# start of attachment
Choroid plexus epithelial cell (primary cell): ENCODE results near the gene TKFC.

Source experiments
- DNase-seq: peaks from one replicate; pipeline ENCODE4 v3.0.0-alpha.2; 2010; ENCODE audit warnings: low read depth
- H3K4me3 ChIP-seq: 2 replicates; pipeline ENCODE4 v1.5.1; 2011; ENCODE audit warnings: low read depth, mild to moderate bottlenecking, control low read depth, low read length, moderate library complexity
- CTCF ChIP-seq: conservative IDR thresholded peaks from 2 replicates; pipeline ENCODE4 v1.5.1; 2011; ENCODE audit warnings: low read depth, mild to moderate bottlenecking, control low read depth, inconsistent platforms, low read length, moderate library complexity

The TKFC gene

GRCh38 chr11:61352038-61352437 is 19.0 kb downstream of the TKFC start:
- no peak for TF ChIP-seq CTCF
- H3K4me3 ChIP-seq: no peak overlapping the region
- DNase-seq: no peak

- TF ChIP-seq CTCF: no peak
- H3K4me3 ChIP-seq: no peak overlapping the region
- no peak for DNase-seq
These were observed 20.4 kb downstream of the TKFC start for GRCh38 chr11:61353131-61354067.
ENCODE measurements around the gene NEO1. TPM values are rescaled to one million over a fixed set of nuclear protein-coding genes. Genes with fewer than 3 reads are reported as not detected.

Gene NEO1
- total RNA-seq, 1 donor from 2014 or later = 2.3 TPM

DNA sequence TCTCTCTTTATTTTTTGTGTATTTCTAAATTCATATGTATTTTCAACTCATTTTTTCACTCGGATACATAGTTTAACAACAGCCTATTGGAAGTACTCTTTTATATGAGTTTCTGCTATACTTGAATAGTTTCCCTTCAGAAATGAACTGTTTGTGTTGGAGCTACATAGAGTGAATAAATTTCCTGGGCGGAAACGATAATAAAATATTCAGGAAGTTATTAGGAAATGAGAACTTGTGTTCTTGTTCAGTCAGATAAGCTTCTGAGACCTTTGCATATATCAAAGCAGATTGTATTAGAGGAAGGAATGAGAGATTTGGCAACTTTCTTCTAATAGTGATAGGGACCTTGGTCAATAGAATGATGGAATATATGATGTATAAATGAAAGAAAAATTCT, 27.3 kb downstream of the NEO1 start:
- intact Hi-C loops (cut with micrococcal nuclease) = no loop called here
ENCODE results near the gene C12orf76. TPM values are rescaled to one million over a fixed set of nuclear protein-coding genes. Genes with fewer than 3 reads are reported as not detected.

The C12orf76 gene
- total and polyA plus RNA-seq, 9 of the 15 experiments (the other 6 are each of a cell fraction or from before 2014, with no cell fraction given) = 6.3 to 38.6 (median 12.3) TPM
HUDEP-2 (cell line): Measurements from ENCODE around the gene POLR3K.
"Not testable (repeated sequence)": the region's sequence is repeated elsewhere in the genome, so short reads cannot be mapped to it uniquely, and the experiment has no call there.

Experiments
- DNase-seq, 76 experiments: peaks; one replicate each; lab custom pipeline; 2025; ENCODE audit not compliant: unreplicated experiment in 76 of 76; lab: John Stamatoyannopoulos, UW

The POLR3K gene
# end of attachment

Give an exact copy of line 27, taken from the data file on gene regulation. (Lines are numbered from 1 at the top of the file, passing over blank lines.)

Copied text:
The POLR3K gene